Wandrea "Shaye" Moss, a former Georgia election worker, testifies as he mother, Ruby Freeman listens, as the House select committee investigating the Jan. 6 attack on the U.S. Capitol continues to reveal its findings of a year-long investigation, at the Capitol in Washington, Tuesday, June 21, 2022. Credit: Michael Reynolds / Pool via AP

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Ruth Nadelhaft of Bangor taught at the University of Maine for 27 years and retired as Director of Honors Program. She also served as the chair of the Maine Humanities Council.

On June 14, I was one of many election workers at the Cross Center in Bangor, helping to facilitate an election on a local scale. Though the Cross Center is not a welcoming facility for many voters, it’s central, and the City of Bangor does everything possible to make voting easy and safe.

For decades, I wished to be an election worker, but my work schedule and then my pattern of living half of each year in New York City made it impossible. Now at last, back in Maine full time, I am finally able to work at local elections.

After the 2020 election, which was electrifying with a huge and enthusiastic turnout, despite COVID and the obligatory distancing and masking, I was filled with joy and pride at having contributed to the great success of our election. I was outraged when Donald Trump and his disciples raised allegations of election fraud. I was sickened by the Big Lie and looked forward to the eventual day of reckoning when our election process, and all the thousands of dedicated workers, would be vindicated and sung as heroic.

But not until the recent testimony before the Select Committee of Congress investigating the events of Jan. 6, 2021, when two election workers from Georgia described their ordeal, did I understand the horrible, vicious and tragic aftermath of Trump’s contention that the election was stolen.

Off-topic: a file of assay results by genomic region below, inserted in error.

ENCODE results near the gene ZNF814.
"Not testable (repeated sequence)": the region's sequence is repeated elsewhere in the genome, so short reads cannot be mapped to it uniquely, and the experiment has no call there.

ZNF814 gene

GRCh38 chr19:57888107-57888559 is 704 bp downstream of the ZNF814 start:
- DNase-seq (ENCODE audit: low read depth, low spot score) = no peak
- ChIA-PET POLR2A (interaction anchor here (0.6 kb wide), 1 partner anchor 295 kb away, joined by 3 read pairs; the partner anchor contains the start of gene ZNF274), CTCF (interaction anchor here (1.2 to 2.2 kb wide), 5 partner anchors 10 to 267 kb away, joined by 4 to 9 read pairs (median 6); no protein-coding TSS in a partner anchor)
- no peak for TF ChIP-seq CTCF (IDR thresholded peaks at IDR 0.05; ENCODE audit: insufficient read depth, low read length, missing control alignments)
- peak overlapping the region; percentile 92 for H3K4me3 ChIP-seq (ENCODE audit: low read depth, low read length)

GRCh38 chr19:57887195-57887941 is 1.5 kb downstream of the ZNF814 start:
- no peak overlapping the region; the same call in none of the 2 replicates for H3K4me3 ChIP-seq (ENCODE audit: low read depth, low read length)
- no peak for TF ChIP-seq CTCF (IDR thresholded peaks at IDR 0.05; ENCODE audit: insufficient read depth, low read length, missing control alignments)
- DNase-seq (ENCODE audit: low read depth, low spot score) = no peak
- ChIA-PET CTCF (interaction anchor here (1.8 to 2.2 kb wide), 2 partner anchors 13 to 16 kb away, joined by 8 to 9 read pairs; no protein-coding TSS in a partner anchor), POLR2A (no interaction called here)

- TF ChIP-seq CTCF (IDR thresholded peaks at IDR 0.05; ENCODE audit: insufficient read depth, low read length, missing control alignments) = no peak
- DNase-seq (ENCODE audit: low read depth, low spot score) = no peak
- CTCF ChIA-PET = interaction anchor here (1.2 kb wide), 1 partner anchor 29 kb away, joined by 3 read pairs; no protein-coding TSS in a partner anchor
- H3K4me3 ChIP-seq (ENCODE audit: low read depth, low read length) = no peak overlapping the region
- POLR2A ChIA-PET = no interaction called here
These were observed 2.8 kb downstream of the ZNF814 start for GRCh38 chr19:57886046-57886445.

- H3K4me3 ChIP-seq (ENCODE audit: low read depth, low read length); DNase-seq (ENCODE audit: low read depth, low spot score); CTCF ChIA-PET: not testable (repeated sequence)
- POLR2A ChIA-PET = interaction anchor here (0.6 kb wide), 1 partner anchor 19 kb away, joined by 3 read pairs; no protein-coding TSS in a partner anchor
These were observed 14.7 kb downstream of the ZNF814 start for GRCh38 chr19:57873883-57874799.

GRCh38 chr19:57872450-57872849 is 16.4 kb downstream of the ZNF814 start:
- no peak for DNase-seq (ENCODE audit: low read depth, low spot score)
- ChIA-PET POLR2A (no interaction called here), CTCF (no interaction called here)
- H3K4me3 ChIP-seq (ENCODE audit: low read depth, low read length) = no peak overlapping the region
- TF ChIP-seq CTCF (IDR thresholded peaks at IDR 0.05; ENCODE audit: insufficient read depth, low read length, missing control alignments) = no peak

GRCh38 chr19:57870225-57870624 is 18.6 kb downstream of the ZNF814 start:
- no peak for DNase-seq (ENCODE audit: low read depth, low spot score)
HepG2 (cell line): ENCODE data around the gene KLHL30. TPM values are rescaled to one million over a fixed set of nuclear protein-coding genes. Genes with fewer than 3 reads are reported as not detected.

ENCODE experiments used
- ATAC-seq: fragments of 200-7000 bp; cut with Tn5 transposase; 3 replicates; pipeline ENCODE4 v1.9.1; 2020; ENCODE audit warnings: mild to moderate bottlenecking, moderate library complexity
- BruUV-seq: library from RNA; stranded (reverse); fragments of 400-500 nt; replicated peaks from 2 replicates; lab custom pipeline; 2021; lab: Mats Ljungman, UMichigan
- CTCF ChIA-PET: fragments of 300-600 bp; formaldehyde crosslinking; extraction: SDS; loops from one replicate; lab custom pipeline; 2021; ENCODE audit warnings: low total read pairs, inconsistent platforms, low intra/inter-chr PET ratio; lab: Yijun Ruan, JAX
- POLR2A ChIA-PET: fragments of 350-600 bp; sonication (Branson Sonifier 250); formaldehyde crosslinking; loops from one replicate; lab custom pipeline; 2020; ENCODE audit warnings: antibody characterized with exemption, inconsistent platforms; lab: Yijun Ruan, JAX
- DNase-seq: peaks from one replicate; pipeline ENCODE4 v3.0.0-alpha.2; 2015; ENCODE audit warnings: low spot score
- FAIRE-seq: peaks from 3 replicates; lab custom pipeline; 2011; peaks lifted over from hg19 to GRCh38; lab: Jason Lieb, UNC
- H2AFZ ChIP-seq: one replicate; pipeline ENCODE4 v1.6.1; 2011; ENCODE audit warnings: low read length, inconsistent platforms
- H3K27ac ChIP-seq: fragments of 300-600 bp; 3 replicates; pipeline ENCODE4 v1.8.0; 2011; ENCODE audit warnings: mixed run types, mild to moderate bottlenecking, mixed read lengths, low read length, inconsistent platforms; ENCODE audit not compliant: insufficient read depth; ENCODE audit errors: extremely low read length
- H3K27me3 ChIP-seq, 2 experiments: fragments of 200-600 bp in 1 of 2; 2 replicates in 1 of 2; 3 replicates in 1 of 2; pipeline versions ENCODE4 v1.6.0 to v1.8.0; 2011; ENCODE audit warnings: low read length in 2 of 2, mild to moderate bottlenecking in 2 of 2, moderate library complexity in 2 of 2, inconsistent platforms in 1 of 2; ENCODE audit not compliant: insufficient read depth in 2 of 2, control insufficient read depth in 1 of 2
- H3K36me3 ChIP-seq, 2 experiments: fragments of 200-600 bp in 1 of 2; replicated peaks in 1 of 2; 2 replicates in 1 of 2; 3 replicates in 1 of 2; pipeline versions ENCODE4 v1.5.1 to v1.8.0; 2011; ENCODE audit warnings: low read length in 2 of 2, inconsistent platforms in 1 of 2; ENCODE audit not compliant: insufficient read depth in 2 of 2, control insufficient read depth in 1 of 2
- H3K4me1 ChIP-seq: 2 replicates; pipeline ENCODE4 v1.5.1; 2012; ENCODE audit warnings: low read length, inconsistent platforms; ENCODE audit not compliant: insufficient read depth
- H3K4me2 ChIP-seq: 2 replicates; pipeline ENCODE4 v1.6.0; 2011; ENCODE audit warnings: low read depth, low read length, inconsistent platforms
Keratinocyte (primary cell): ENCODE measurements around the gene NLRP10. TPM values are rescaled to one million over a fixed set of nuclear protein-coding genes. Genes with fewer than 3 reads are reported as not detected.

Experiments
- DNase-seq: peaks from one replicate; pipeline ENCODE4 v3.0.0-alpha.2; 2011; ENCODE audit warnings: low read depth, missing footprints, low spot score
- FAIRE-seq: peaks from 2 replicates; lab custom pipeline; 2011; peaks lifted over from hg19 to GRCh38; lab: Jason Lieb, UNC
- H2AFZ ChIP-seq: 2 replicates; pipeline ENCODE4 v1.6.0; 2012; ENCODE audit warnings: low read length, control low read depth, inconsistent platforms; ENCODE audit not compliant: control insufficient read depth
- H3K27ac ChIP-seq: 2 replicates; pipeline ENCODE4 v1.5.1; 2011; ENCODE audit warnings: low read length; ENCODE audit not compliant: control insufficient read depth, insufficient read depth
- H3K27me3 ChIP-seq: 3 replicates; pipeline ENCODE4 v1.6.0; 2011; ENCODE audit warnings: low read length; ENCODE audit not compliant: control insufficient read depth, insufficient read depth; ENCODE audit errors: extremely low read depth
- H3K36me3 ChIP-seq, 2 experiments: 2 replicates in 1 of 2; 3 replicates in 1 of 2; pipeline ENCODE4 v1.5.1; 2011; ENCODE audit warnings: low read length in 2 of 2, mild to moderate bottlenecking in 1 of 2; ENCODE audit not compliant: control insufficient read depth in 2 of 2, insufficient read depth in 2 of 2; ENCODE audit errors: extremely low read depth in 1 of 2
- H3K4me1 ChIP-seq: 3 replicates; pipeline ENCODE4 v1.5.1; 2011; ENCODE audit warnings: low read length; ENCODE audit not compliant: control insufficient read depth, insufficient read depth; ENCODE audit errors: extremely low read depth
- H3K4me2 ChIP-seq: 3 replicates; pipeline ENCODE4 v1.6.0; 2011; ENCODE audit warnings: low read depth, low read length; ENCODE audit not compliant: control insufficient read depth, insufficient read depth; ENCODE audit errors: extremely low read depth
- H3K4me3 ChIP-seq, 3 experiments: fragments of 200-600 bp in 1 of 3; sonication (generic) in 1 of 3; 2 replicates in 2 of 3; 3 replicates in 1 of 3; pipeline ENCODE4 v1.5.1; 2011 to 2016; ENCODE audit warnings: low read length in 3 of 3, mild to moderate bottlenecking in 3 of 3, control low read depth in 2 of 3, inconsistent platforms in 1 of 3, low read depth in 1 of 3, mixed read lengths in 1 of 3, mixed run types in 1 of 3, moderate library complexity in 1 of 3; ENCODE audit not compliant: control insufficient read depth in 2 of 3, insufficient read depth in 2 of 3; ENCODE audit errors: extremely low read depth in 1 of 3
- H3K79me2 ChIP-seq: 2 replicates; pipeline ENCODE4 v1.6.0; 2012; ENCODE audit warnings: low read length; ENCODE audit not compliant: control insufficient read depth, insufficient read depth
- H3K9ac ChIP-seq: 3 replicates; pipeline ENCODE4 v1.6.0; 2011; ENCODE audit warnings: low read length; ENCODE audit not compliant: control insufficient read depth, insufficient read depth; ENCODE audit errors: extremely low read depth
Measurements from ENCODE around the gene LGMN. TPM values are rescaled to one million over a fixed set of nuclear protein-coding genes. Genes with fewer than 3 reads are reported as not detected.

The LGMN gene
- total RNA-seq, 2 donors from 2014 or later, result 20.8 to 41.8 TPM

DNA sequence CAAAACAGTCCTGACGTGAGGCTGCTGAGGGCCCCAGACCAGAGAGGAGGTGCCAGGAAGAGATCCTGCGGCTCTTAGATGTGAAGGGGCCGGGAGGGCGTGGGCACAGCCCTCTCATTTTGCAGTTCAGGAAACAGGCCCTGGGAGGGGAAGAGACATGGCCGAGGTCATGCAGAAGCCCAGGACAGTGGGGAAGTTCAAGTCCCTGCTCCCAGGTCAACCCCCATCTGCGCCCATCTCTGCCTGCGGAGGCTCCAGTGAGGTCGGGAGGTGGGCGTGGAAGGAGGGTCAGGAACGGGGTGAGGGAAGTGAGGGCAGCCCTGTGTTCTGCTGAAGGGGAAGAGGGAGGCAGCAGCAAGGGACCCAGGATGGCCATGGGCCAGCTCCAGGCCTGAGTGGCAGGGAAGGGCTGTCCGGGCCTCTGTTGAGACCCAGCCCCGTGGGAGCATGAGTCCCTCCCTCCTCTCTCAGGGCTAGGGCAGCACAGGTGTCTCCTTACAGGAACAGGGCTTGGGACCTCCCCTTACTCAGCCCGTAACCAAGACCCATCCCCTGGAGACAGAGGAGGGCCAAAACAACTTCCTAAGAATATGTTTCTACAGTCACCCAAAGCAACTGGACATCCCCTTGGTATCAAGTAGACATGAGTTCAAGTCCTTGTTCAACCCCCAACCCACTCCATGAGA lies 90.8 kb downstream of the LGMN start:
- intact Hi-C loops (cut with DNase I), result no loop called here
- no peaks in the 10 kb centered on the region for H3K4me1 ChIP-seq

Until I saw and heard their story, the Big Lie was an attack on democracy. Finally I understood that all of us were under attack. The testimony of a dedicated election worker from Georgia broke my heart and brought me to tears.

I was never a Trump supporter (after all, I grew up in Jamaica, Queens, and I knew Jamaica Estates from my childhood). But until I saw and heard the details of the vilification, the lies and the threats to those election workers I never took the Big Lie personally.

All of us, not just Bangor’s cadre of hard-working officials and volunteers who make our elections trouble free, should take the Big Lie personally. All over the country, election workers are leaving their positions; many of them have worked to make elections safe and efficient for decades.

I was amazed on June 14 at how many people thanked me for what they called my work. I was touched but mystified. Our elections are, and have always been, safe and happy occasions. Donald Trump and his cadre of supporters inflicted grievous pain on all of us, and we should all take it personally.